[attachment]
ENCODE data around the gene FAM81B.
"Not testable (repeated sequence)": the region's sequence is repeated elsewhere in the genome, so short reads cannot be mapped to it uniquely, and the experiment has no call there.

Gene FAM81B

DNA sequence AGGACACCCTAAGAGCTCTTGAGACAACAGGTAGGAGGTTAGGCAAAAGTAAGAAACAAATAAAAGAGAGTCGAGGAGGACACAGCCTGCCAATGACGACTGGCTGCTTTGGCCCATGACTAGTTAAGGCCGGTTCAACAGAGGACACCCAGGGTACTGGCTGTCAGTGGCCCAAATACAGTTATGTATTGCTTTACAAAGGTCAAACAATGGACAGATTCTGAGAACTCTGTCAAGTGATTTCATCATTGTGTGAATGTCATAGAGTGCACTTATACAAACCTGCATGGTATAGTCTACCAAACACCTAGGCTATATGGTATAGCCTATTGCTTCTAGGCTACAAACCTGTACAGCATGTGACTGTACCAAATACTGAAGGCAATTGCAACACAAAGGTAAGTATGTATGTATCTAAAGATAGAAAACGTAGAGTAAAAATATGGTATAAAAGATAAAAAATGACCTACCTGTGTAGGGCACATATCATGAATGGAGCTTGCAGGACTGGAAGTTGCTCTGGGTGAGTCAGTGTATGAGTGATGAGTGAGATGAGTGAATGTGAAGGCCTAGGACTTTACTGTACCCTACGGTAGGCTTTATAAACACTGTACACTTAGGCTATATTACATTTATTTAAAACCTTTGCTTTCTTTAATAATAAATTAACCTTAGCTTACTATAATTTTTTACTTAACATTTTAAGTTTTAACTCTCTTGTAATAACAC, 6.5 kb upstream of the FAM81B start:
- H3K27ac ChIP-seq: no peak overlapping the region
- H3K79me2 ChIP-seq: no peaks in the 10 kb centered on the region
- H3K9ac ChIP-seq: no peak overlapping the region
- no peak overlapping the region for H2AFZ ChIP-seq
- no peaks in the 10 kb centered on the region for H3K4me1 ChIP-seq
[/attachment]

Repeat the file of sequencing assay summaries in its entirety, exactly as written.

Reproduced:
ENCODE data around the gene FAM81B.
"Not testable (repeated sequence)": the region's sequence is repeated elsewhere in the genome, so short reads cannot be mapped to it uniquely, and the experiment has no call there.

Gene FAM81B

DNA sequence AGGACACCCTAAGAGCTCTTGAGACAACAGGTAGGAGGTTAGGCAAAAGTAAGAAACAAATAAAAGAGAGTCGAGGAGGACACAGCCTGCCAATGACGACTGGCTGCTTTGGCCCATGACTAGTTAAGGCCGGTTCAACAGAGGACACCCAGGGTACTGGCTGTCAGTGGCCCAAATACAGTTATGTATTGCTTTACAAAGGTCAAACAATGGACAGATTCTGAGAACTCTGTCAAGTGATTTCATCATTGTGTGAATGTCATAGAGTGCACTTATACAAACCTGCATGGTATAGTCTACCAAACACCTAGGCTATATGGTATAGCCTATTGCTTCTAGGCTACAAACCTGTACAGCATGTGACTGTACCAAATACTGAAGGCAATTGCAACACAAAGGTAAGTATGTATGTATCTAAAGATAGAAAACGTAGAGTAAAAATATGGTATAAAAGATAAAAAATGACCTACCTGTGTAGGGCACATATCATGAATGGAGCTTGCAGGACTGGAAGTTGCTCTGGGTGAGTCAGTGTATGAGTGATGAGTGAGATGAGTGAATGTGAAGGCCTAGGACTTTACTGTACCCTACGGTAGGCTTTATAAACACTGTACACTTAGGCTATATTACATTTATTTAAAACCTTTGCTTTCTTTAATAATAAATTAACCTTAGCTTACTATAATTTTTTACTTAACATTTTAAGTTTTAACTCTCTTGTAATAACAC, 6.5 kb upstream of the FAM81B start:
- H3K27ac ChIP-seq: no peak overlapping the region
- H3K79me2 ChIP-seq: no peaks in the 10 kb centered on the region
- H3K9ac ChIP-seq: no peak overlapping the region
- no peak overlapping the region for H2AFZ ChIP-seq
- no peaks in the 10 kb centered on the region for H3K4me1 ChIP-seq